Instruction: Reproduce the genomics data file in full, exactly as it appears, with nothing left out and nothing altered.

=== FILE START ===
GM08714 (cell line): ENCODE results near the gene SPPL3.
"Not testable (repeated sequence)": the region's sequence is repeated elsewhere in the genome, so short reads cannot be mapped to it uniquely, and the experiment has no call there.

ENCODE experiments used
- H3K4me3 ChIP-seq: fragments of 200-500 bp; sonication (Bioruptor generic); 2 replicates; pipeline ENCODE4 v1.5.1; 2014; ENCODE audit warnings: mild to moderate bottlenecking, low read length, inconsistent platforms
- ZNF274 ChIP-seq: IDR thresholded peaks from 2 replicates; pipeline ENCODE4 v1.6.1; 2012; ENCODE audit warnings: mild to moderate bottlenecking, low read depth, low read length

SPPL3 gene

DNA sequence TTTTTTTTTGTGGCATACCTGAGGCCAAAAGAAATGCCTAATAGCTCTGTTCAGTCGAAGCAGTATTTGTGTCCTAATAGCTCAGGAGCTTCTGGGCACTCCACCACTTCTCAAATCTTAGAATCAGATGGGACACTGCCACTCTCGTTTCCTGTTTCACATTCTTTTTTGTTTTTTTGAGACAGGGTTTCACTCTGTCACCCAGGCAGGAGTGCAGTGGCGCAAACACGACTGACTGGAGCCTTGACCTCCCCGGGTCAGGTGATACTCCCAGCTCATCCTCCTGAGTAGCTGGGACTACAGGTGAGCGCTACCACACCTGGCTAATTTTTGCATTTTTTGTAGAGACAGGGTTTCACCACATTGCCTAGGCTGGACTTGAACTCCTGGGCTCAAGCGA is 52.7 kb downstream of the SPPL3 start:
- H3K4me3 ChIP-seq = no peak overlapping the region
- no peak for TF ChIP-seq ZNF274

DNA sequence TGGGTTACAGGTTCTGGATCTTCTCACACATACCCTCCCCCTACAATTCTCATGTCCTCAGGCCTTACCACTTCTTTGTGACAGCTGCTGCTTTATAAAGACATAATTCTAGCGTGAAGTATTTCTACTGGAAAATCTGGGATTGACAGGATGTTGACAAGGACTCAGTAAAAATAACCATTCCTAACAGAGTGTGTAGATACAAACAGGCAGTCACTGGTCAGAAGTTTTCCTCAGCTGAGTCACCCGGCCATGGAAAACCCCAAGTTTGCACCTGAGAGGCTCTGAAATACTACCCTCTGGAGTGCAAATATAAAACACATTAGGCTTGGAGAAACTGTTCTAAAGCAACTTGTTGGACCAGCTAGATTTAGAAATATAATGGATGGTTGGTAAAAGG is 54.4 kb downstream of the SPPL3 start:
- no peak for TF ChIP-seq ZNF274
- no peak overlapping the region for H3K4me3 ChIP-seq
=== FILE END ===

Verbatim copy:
GM08714 (cell line): ENCODE results near the gene SPPL3.
"Not testable (repeated sequence)": the region's sequence is repeated elsewhere in the genome, so short reads cannot be mapped to it uniquely, and the experiment has no call there.

ENCODE experiments used
- H3K4me3 ChIP-seq: fragments of 200-500 bp; sonication (Bioruptor generic); 2 replicates; pipeline ENCODE4 v1.5.1; 2014; ENCODE audit warnings: mild to moderate bottlenecking, low read length, inconsistent platforms
- ZNF274 ChIP-seq: IDR thresholded peaks from 2 replicates; pipeline ENCODE4 v1.6.1; 2012; ENCODE audit warnings: mild to moderate bottlenecking, low read depth, low read length

SPPL3 gene

DNA sequence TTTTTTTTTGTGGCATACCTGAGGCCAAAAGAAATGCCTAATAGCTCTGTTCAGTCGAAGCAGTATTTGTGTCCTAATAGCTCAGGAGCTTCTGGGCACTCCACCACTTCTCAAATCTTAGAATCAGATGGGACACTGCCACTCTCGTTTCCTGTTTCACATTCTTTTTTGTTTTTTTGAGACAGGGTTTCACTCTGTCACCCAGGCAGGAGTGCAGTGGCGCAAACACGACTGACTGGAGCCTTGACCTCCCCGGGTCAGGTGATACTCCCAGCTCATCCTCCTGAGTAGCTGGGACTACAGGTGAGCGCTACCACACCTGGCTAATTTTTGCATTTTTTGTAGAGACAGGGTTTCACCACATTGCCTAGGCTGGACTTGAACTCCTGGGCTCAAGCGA is 52.7 kb downstream of the SPPL3 start:
- H3K4me3 ChIP-seq = no peak overlapping the region
- no peak for TF ChIP-seq ZNF274

DNA sequence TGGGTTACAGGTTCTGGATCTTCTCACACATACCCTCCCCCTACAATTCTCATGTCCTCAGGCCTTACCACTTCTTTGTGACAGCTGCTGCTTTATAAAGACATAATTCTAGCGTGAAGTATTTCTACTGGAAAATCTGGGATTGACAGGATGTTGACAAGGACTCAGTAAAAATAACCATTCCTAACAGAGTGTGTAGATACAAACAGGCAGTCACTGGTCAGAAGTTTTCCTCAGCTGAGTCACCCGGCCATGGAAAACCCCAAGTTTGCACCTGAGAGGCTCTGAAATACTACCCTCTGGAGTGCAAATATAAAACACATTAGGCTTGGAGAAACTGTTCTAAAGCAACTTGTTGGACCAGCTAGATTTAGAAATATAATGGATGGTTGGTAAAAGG is 54.4 kb downstream of the SPPL3 start:
- no peak for TF ChIP-seq ZNF274
- no peak overlapping the region for H3K4me3 ChIP-seq